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Meet Five Women Changing The Art Gallery Scene

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Photos via Getty Images

It’s their art world, we’re just living in it

In 2011, Mindy Kaling wrote a piece in the New Yorker about fake female movie personas. One of them was "The Woman Who Works in an Art Gallery." "How many freakin’ art galleries are out there?" she wrote. "Are people buying visual art on a daily basis? This posh/smart/classy profession is a favorite in movies."

Kaling was referring to the so-called "gallery girl," or the more derogatory "gallerina," young women who work as assistants in art galleries, in the hopes that one day they'll achieve some level of success. But what would that success look like, and if you were Mindy Kaling, what would you call it?

Well, if Kaling was referring to one of the following five women, she'd probably write: "The Woman Who Owns an Art Gallery."

Photo by Paul Redmond / Getty Images

Mieke Marple (right) of Night Gallery, Los Angeles.

Birthplace: Palo Alto, California

Age: 30

Where did you go to school? UCLA

How did your career get started? I quit my gallery assistant job and partnered with Davida [Nemeroff (left)] to run Night Gallery at 25.

Professionally, where were you five years ago? I had just partnered with Davida and was still making drawings for Karl Haendel on the side.

What is the biggest challenge of running your own gallery? Making sure you stay interesting and cover your overhead as you continue to expand.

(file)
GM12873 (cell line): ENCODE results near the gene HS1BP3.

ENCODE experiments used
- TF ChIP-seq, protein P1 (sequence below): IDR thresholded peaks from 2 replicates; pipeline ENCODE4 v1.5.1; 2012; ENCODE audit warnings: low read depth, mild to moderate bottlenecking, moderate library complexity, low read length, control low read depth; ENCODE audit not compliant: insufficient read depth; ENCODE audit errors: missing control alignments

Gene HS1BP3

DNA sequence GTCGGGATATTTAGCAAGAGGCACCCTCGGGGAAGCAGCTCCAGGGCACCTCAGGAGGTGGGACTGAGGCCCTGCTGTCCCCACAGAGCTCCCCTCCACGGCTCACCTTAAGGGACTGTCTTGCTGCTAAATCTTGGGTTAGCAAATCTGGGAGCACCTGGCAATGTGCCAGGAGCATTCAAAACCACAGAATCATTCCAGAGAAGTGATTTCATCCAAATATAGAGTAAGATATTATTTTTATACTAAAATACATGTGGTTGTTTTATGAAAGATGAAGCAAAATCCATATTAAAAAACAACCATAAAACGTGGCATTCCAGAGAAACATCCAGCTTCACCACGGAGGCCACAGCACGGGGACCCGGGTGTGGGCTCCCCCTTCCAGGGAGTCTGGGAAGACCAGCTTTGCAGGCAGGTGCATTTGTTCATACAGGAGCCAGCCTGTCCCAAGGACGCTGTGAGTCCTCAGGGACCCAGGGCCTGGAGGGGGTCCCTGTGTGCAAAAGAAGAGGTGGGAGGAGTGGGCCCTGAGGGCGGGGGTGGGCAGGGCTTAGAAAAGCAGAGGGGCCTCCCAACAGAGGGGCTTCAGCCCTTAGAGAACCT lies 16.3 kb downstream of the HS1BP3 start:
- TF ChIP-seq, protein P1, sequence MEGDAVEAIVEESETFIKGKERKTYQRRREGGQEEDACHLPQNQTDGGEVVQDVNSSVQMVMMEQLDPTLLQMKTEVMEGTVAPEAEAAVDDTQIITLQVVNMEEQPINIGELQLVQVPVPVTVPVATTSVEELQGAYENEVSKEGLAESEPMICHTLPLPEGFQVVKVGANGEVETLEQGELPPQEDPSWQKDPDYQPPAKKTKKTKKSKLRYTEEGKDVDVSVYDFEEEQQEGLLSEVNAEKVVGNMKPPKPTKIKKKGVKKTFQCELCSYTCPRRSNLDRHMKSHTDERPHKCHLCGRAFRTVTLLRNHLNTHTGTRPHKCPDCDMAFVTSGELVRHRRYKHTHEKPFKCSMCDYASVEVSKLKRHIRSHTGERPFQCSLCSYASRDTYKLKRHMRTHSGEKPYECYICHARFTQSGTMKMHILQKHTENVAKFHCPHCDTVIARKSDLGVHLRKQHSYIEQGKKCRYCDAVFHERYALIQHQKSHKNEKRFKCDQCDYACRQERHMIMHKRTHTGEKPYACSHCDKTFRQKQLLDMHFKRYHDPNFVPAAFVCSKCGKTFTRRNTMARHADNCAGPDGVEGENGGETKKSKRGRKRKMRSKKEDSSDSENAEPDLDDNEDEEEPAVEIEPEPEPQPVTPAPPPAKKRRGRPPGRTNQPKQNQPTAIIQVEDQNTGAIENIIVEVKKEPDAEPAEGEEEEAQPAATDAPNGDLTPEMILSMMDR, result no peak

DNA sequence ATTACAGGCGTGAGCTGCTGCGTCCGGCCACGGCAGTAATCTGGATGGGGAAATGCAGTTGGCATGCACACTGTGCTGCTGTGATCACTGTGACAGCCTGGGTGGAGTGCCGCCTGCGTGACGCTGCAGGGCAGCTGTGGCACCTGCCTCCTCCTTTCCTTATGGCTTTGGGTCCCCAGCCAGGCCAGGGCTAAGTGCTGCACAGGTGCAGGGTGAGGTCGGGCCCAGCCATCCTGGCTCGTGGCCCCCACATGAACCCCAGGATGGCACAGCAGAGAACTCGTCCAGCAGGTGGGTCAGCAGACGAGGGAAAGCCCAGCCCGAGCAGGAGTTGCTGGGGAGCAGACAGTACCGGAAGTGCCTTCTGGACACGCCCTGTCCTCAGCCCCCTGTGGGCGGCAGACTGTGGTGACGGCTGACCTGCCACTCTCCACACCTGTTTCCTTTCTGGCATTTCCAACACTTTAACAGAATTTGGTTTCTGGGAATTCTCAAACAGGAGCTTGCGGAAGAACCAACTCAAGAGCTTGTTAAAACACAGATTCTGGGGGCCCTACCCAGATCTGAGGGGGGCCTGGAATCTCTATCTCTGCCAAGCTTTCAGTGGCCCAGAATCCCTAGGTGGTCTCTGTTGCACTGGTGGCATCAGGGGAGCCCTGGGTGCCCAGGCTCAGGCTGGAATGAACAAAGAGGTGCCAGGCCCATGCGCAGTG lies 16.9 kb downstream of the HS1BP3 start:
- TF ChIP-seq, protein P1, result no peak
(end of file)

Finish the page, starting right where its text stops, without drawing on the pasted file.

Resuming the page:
What are you most proud of so far in terms of your career? All the artists and staff we support through our combined efforts.

If you could have an exhibition of any artist’s work in all of history, who would it be? Caravaggio.

Who is your art hero? David Zwirner and Davida.

What is the biggest problem with the art world today? The impossibility of being in the middle. It seems like you can only be successful on the emerging level or the blue chip level. It's very hard to be in between for both artists and galleries.

What advice would you give someone looking to follow in your footsteps? Surround yourself with good people and don't expect to make a lot of money!

Rozsa Farkas of Arcadia Missa, London

Birthplace: London

Age: 28

Where did you go to school? Central Saint Martins

How did your career get started? Accidentally. I wanted to continue conversations I was having at university, and so I opened a DIY space after graduating and it evolved, becoming a gallery that represented artists in late 2014.

Professionally, where were you five years ago? I was a recent graduate and illegal poker room waitress.

What is the biggest challenge of running your own gallery? Maintaining constant affective labor on and offline.

If you could have an exhibition of any artist’s work in all of history, who would it be? Ana Mendieta.

Who is your art hero? This is hard—so many! Mendieta, all the artists I work with of course (Amalia Ulman, Harry Sanderson, Maja Cule, Jesse Darling, Ann Hirsch, Hannah Black Hannah Quinlan & Rosie Hastings, Phoebe Collings-James), Emma Talbot (my old tutor), Sharon Hayes, Penny Goring, Rita Keegan, and the list could go on and on.

What is the biggest problem with the art world today? I guess all the problems in the art world could fall under the rubric of the fact that power is held in the hands of the few, and not only is there resistance in its redistribution but further, there is resistance to the desires to shatter the formation of power itself.